Detroit Bikes, a small bicycle factory that began operations on the city’s west side in August, told workers last week that the factory would be suspending production for at least the near future.
The move put between 25-30 workers out of a job while the company, headed by 30-something Zak Pashak, looks for new retail outlets and sources of capital.
The company, which produced a retro-inspired commuter bike that retails for just $550, halted production after inventory exceeded current demand and the company lacked sufficient revenue to continue. The idea was to build a sturdy, reliable, inexpensive bike in the city that put the world on wheels.
Pashak, who hails from Calgary, said that Detroit Bikes planned to manufacture between 4,000-5,000 of its bikes in its first fiscal year with plans to double and redouble production. At the time of the shut down, the company had produced approximately 500 bikes, having accelerated to a pace of 35 per day.
“You have to go from 0 to 60 immediately,” Pashak about about the demands of meeting production targets as a small manufacturer. Initial production was funded almost entirely by Pashak’s personal investment of $2 million.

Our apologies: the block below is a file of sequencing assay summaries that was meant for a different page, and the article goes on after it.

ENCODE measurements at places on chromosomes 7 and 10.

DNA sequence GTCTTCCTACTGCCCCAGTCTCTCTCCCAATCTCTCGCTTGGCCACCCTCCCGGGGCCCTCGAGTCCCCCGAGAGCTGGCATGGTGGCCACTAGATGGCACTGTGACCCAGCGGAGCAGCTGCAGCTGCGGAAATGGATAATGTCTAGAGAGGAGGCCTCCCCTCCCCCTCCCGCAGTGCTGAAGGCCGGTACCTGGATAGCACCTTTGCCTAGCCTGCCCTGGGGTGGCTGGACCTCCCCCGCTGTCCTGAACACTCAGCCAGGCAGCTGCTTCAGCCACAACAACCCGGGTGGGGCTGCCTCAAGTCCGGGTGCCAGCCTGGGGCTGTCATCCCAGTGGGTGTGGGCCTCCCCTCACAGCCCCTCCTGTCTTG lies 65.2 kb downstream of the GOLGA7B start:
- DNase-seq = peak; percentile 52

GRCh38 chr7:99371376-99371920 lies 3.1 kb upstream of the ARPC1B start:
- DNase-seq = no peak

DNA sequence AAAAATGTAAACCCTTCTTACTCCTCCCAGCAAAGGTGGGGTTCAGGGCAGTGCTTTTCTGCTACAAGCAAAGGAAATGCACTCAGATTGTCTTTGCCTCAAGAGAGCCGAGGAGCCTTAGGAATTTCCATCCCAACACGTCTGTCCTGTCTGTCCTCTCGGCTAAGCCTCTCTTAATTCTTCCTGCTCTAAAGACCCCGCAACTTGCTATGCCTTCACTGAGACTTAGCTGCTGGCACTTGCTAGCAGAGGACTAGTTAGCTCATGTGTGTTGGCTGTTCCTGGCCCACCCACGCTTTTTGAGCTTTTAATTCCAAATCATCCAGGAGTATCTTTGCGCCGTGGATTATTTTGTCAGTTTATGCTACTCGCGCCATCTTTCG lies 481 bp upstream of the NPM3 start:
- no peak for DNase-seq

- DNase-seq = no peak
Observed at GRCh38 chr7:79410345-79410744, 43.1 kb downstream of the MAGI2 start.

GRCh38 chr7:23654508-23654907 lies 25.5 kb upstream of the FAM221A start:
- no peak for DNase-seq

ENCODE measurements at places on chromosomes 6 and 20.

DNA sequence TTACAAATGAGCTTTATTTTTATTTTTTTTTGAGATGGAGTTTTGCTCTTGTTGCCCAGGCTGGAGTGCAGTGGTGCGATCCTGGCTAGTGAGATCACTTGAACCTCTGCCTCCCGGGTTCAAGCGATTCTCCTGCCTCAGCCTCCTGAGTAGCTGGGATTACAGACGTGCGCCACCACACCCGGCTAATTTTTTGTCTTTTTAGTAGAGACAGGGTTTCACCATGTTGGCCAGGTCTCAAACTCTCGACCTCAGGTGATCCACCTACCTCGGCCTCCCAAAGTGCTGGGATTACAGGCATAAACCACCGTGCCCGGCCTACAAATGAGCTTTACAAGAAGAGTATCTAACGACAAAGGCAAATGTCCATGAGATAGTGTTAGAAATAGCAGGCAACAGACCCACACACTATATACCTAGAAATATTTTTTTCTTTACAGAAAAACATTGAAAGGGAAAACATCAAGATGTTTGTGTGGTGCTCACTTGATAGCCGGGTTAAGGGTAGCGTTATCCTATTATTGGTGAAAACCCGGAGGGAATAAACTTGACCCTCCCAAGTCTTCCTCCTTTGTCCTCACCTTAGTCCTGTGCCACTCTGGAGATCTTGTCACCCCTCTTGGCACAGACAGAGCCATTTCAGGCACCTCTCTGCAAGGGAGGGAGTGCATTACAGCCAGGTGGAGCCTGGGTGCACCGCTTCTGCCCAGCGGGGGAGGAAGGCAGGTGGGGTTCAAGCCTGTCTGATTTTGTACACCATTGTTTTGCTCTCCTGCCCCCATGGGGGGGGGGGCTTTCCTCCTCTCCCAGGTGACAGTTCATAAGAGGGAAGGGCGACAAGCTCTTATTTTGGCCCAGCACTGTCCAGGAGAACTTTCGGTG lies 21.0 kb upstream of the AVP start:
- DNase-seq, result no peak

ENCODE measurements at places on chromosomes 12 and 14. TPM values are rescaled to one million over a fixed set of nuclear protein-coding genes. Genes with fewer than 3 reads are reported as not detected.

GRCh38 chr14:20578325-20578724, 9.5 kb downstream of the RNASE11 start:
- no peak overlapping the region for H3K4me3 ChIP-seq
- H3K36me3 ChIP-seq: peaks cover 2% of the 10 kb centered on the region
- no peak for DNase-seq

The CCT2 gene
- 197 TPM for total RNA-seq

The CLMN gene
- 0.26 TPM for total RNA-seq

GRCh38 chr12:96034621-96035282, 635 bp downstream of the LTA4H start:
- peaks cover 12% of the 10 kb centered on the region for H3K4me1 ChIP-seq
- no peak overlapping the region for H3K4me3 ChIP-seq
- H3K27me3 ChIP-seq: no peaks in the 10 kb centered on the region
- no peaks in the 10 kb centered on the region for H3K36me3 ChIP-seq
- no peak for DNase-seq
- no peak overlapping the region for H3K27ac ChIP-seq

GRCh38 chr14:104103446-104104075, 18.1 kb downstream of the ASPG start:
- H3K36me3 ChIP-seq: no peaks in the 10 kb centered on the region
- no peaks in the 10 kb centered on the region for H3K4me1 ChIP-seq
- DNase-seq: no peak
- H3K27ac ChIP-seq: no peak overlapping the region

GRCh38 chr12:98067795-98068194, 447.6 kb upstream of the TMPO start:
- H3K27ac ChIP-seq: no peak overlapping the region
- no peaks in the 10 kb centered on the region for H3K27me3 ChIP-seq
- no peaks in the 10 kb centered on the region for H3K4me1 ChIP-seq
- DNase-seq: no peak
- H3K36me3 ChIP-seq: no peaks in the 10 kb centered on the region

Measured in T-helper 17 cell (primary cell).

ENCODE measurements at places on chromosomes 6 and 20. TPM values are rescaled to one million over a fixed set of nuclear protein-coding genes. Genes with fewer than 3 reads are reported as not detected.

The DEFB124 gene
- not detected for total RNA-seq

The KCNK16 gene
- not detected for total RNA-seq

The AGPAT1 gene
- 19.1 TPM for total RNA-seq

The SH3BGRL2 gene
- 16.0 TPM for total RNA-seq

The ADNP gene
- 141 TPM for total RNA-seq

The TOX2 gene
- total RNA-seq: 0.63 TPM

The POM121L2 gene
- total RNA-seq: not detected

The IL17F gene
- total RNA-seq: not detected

Pashak cited a drastically reduced local seasonal demand for bicycles as the reason for the stoppage.
“We’re waiting for sales to catch up with our supply,” Pashak said, aiming to increase his network of retailers, based largely in metro Detroit, from 20-25 to more than 150.
Pashak said he’s generating interest “in a manual, hands-on kind of way” by currently showing the bike firsthand to major urban biking centers like Portland and Austin.
“This is something that hasn’t existed in the country for a very long time.”
Ryan Healy cleans a house for his money but writes for a living. He lives, eats, and sleeps mostly in Detroit.